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King/Drew Doctors Earn Top Dollar

Times Staff Writers

Doctors and medical staff at the troubled Martin Luther King Jr./Drew Medical Center are among the highest-paid employees of Los Angeles County, making up more than a quarter of the top 100.

Top-dollar annual incomes -- ranging from nearly $180,000 to more than $239,000 -- were paid to 25 doctors and one nurse manager at the hospital last year, the same time the facility failed accreditation inspections and almost lost federal funding because of persistent lapses in patient care.

Most county supervisors expressed dismay at the salaries Wednesday and questioned whether the county was spending its money wisely. The county compiled the list of the top 100 incomes at the request of The Times.

By comparison, doctors at Harbor-UCLA Medical Center, which employs more full-time staff than King/Drew, had only nine doctors on the list. Olive View/UCLA Medical Center had 10.

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“That’s what’s so frustrating -- we’re not getting the quality out of those doctors out there,” said Supervisor Don Knabe. “For that kind of money, you just expect quality care and management.”

Supervisor Mike Antonovich said taxpayers should contract for medical services at the Willowbrook facility, which treats patients from the predominantly minority, low-income neighborhoods near Watts.

“County taxpayers are the latest victims in the King/Drew tragedy, forced to subsidize fraud, malpractice and poor standards of medical care that have resulted in a string of deaths,” he said.

Four of the doctors on the list no longer work at King/Drew, including Dr. George E. Locke, former chairman of neurosciences. He retired in February following a county audit that accused him of exaggerating his work hours and other improprieties. The county paid Locke $239,348 in 2004. He was the fourth highest-paid county employee and the highest paid at King/Drew.

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Locke’s attorney has denied any wrongdoing by his client. In a November letter to The Times, Lawrence Silver wrote that his client was “consistently rewarded for his fine work by promotions and concomitant salary increases in recognition of his work.”

Dr. Thomas Garthwaite, the county’s director of health services, said he was concerned by the amount of overtime paid to doctors at King/Drew, but he cautioned against comparing their salaries to those at other county hospitals. Garthwaite was the county’s second-highest-paid employee last year, earning a salary of $286,800.

Sixty-eight of the top earners included medical doctors not only at King/Drew and county hospitals but also at other departments, including mental health, sheriff’s and the children’s protective services agency. Dr. Ruth E. Oren, an anesthesiologist at High Desert Hospital, topped the list with $291,308, including $98,774 in overtime.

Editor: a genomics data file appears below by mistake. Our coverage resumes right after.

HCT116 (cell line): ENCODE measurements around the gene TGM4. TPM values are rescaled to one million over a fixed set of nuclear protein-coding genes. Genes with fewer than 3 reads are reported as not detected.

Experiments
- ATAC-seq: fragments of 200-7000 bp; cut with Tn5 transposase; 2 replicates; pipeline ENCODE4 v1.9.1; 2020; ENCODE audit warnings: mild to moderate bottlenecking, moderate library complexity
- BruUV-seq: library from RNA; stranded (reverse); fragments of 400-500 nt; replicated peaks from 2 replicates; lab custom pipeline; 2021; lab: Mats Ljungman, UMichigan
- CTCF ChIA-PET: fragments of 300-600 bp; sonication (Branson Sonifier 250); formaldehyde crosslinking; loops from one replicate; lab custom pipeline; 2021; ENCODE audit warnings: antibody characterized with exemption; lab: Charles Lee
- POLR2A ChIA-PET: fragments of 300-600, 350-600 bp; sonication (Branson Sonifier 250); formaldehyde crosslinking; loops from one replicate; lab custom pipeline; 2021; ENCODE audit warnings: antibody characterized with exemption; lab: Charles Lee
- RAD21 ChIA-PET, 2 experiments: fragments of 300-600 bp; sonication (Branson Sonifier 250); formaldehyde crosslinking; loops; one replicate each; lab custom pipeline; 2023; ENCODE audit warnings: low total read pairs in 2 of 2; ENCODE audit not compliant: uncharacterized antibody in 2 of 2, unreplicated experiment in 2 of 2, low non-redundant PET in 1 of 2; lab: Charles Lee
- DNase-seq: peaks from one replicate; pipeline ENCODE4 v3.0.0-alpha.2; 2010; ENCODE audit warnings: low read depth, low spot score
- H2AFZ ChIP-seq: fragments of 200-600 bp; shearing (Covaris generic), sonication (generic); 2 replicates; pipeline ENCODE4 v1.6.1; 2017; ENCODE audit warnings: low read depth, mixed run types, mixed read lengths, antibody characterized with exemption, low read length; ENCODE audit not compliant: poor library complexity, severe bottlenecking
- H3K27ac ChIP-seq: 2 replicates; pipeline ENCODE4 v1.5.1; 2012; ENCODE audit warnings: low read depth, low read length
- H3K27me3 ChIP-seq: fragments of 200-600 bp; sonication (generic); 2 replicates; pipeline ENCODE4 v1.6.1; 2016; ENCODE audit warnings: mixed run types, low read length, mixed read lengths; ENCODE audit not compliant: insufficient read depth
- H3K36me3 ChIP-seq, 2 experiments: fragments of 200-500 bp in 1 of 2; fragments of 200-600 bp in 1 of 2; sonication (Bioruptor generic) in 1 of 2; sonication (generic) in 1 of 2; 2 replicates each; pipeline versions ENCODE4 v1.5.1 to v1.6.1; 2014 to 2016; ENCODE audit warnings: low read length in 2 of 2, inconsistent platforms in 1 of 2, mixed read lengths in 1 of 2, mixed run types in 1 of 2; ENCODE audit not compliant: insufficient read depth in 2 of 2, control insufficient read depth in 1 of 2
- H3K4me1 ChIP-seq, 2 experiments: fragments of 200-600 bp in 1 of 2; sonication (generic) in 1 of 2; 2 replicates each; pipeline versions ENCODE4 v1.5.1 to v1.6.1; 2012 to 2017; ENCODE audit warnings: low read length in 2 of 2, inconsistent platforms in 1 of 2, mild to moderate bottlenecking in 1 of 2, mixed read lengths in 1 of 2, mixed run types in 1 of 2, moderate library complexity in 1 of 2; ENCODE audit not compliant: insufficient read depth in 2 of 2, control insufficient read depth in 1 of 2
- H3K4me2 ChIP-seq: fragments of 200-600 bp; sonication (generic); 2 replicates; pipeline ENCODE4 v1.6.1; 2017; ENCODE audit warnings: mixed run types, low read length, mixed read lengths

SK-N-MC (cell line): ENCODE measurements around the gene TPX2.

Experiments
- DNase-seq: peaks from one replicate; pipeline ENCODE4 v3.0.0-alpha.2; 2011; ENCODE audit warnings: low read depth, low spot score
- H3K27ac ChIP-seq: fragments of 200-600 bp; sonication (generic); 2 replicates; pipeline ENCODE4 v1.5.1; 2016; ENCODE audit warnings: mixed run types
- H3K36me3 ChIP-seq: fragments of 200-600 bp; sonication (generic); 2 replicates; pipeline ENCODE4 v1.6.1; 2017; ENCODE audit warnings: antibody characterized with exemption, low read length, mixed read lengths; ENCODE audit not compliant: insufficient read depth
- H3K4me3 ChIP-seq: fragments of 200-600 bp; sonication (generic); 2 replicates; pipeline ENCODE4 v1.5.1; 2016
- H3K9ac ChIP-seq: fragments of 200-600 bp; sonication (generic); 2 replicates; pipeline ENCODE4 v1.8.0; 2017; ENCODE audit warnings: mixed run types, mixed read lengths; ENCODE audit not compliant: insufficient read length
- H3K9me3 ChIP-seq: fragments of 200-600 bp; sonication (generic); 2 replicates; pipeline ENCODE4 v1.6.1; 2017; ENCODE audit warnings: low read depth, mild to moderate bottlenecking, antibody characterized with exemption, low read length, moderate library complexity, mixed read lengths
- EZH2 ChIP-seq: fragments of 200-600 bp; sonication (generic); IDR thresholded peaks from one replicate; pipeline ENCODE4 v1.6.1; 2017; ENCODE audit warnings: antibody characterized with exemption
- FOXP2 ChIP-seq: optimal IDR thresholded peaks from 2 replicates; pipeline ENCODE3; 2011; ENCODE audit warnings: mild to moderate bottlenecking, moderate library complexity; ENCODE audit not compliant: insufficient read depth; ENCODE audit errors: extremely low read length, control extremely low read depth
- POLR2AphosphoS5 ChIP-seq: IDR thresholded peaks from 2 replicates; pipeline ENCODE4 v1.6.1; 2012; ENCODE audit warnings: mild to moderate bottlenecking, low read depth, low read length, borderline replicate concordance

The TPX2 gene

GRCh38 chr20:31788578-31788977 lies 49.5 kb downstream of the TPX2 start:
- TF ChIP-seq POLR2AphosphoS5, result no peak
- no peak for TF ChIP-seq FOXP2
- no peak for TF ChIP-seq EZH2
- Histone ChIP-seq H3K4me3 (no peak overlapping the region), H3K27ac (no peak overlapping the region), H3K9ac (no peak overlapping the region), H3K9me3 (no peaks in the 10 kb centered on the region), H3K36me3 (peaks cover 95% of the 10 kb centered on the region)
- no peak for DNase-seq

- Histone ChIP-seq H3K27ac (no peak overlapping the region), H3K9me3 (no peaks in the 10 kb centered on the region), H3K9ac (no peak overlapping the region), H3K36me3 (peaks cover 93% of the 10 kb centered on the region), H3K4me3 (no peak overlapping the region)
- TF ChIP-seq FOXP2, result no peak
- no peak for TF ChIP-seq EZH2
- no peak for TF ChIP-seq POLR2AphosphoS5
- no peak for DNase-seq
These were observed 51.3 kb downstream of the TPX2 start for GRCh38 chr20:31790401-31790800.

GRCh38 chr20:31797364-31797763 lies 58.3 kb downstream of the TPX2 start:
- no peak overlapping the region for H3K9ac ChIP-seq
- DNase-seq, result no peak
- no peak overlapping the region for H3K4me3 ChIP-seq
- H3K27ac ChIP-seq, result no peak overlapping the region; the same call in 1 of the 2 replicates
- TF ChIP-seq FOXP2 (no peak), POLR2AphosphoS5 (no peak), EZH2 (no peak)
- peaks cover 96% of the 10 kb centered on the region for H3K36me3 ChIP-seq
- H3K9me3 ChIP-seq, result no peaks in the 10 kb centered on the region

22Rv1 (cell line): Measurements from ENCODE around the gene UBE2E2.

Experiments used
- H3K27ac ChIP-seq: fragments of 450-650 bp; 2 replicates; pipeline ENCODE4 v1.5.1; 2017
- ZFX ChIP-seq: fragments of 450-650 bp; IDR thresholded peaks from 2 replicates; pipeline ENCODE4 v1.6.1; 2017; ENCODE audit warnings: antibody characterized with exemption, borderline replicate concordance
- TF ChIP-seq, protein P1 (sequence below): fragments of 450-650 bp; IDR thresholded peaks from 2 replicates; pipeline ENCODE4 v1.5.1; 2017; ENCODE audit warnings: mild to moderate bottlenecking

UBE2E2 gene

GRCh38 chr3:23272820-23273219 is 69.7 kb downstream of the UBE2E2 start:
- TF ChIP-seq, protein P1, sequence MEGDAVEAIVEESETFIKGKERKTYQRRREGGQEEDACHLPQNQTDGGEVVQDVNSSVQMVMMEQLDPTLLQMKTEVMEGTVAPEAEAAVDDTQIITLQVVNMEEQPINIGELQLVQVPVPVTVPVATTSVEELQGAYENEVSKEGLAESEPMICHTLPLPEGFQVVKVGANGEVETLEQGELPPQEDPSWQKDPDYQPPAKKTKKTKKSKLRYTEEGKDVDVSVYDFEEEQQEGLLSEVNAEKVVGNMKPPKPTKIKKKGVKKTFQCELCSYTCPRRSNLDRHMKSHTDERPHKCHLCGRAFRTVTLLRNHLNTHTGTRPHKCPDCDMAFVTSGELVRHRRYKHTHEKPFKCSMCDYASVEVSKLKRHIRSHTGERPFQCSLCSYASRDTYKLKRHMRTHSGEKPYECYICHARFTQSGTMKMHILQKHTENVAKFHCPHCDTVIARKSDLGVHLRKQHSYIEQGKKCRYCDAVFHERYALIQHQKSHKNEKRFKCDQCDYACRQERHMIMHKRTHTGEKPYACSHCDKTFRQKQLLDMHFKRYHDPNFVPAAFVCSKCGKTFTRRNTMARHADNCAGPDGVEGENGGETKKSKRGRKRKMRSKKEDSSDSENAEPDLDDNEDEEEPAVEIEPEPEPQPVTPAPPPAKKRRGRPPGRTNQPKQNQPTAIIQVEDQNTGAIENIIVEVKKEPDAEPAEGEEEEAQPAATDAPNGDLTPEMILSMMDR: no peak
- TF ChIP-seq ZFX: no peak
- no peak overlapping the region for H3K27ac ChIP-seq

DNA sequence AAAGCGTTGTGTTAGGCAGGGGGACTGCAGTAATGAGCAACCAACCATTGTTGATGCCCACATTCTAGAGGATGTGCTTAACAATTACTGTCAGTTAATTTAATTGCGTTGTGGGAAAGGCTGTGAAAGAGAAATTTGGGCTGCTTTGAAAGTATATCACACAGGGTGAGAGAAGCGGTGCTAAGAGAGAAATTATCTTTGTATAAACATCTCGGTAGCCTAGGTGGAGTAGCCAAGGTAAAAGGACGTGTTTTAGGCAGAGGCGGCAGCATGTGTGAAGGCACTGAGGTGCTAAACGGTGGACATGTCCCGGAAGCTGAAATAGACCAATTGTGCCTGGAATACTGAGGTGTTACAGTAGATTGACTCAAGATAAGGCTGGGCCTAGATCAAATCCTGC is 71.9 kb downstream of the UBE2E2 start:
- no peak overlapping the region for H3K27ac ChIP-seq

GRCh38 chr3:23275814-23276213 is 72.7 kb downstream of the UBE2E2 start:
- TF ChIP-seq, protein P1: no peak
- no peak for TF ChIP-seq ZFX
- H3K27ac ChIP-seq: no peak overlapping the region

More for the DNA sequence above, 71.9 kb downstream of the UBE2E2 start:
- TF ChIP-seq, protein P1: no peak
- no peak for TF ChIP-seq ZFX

Most county department heads were also on the list.

Sheriff Lee Baca was fifth at $237,527, and the county’s top fiscal manager, Chief Administrative Officer David E. Janssen, was the ninth-highest paid, at $229,026.

After doctors at King/Drew, the next largest number of highest-paid employees work for the county Fire Department -- Chief P. Michael Freeman and seventeen of his firefighters.

The firefighters made enough overtime to propel them into the exclusive ranks. On average, the 17 firefighters earned $82,063 in overtime. Two -- a battalion chief and a captain -- made more than $100,000 apiece in overtime, pushing their salaries over the $200,000 mark.

Overtime also pushed up salaries at King/Drew, where a nurse manager earned more than $102,000 in overtime.

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Garthwaite noted that the hospital had forced out many nursing managers last year in a massive shake-up. Those who were left, he said, may have had to work extra hours to fill in.

In addition, Garthwaite said one reason King/Drew doctors earn more than others at public hospitals is because the county has had trouble in the past attracting physicians and has had to offer better salaries.

“It has been harder to recruit people to work at King/Drew Medical Center than Harbor-UCLA because it’s a smaller university, it’s had various problems in the past and it’s a harder part of town to work in than others for some people,” he said.

The county’s review of employee pay echoes the results of a Times investigation published last year that found King/Drew pays its doctors lavishly, with some drawing twice what their counterparts make at other public hospitals -- often for doing less work.

Supervisor Zev Yaroslavsky said the salaries reflect the county’s investment in King/Drew, which receives more money per patient than the three other general hospitals.

“It suggests what I’ve been saying for a long time: Money is not the problem at King/Drew Medical Center. Incompetence is,” he said. “This is not a hospital that has been shortchanged or starved of cash.”

A spokeswoman for Supervisor Yvonne Brathwaite Burke said the salaries deserved more scrutiny but warned they should also be compared to private-sector hospitals, where doctors typically earn far more. Many of King/Drew’s doctors are blameless in the facility’s current problems and have done stellar work, she said.

“I know a lot of doctors out in the private sector who would probably laugh at $200,000 a year because they can make so much more,” said Burke’s spokeswoman, Glenda Wina. “But clearly, if they have not deserved the income that they’re making, believe me, they will not be making it for long.”

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